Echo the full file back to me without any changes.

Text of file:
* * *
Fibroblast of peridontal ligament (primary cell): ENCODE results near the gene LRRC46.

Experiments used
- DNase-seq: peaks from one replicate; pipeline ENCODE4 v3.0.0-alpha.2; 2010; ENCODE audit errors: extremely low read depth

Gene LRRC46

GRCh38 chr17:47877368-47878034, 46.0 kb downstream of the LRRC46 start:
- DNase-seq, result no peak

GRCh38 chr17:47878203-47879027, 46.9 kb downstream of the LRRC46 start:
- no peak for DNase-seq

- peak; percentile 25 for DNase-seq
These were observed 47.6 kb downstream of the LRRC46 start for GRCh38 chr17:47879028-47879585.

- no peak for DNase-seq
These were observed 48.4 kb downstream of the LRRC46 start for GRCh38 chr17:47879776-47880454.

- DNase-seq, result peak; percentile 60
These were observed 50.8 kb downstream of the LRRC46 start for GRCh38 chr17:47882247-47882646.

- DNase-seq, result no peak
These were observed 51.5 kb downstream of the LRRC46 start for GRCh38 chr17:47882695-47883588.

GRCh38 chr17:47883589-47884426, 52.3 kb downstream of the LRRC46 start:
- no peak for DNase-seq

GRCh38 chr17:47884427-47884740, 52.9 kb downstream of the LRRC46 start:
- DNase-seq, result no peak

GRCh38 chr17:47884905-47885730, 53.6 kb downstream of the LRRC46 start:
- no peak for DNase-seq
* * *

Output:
Fibroblast of peridontal ligament (primary cell): ENCODE results near the gene LRRC46.

Experiments used
- DNase-seq: peaks from one replicate; pipeline ENCODE4 v3.0.0-alpha.2; 2010; ENCODE audit errors: extremely low read depth

Gene LRRC46

GRCh38 chr17:47877368-47878034, 46.0 kb downstream of the LRRC46 start:
- DNase-seq, result no peak

GRCh38 chr17:47878203-47879027, 46.9 kb downstream of the LRRC46 start:
- no peak for DNase-seq

- peak; percentile 25 for DNase-seq
These were observed 47.6 kb downstream of the LRRC46 start for GRCh38 chr17:47879028-47879585.

- no peak for DNase-seq
These were observed 48.4 kb downstream of the LRRC46 start for GRCh38 chr17:47879776-47880454.

- DNase-seq, result peak; percentile 60
These were observed 50.8 kb downstream of the LRRC46 start for GRCh38 chr17:47882247-47882646.

- DNase-seq, result no peak
These were observed 51.5 kb downstream of the LRRC46 start for GRCh38 chr17:47882695-47883588.

GRCh38 chr17:47883589-47884426, 52.3 kb downstream of the LRRC46 start:
- no peak for DNase-seq

GRCh38 chr17:47884427-47884740, 52.9 kb downstream of the LRRC46 start:
- DNase-seq, result no peak

GRCh38 chr17:47884905-47885730, 53.6 kb downstream of the LRRC46 start:
- no peak for DNase-seq